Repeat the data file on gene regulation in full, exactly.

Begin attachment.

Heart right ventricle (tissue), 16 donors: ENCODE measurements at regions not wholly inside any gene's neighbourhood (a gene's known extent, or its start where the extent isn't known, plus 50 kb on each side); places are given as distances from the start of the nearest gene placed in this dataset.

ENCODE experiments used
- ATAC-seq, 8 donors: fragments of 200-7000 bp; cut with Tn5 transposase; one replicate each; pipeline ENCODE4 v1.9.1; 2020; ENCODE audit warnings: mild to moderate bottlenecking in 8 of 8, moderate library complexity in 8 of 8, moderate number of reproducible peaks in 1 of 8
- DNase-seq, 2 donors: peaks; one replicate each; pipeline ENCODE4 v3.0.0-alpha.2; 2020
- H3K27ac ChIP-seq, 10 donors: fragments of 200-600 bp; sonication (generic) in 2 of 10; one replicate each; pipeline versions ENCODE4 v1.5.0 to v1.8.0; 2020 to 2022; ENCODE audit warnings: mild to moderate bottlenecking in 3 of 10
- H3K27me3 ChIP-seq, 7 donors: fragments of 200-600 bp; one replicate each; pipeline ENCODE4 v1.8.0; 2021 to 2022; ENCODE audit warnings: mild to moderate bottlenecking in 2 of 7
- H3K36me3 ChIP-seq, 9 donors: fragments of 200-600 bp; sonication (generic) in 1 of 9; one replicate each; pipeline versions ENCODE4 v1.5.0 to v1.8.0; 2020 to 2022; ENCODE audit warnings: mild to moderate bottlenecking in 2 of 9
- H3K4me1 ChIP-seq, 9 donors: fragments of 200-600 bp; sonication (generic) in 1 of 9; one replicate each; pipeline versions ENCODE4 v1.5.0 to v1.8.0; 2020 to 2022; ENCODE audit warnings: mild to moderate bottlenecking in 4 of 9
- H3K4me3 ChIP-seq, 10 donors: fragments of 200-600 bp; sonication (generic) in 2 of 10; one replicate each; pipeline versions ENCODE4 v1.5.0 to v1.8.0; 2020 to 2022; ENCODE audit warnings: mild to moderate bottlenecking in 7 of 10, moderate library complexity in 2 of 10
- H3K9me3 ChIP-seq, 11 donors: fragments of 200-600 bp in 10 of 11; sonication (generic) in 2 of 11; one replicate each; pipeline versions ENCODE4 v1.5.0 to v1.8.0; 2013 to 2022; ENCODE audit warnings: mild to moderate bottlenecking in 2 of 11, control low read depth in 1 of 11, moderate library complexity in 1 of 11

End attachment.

Heart right ventricle (tissue), 16 donors: ENCODE measurements at regions not wholly inside any gene's neighbourhood (a gene's known extent, or its start where the extent isn't known, plus 50 kb on each side); places are given as distances from the start of the nearest gene placed in this dataset.

ENCODE experiments used
- ATAC-seq, 8 donors: fragments of 200-7000 bp; cut with Tn5 transposase; one replicate each; pipeline ENCODE4 v1.9.1; 2020; ENCODE audit warnings: mild to moderate bottlenecking in 8 of 8, moderate library complexity in 8 of 8, moderate number of reproducible peaks in 1 of 8
- DNase-seq, 2 donors: peaks; one replicate each; pipeline ENCODE4 v3.0.0-alpha.2; 2020
- H3K27ac ChIP-seq, 10 donors: fragments of 200-600 bp; sonication (generic) in 2 of 10; one replicate each; pipeline versions ENCODE4 v1.5.0 to v1.8.0; 2020 to 2022; ENCODE audit warnings: mild to moderate bottlenecking in 3 of 10
- H3K27me3 ChIP-seq, 7 donors: fragments of 200-600 bp; one replicate each; pipeline ENCODE4 v1.8.0; 2021 to 2022; ENCODE audit warnings: mild to moderate bottlenecking in 2 of 7
- H3K36me3 ChIP-seq, 9 donors: fragments of 200-600 bp; sonication (generic) in 1 of 9; one replicate each; pipeline versions ENCODE4 v1.5.0 to v1.8.0; 2020 to 2022; ENCODE audit warnings: mild to moderate bottlenecking in 2 of 9
- H3K4me1 ChIP-seq, 9 donors: fragments of 200-600 bp; sonication (generic) in 1 of 9; one replicate each; pipeline versions ENCODE4 v1.5.0 to v1.8.0; 2020 to 2022; ENCODE audit warnings: mild to moderate bottlenecking in 4 of 9
- H3K4me3 ChIP-seq, 10 donors: fragments of 200-600 bp; sonication (generic) in 2 of 10; one replicate each; pipeline versions ENCODE4 v1.5.0 to v1.8.0; 2020 to 2022; ENCODE audit warnings: mild to moderate bottlenecking in 7 of 10, moderate library complexity in 2 of 10
- H3K9me3 ChIP-seq, 11 donors: fragments of 200-600 bp in 10 of 11; sonication (generic) in 2 of 11; one replicate each; pipeline versions ENCODE4 v1.5.0 to v1.8.0; 2013 to 2022; ENCODE audit warnings: mild to moderate bottlenecking in 2 of 11, control low read depth in 1 of 11, moderate library complexity in 1 of 11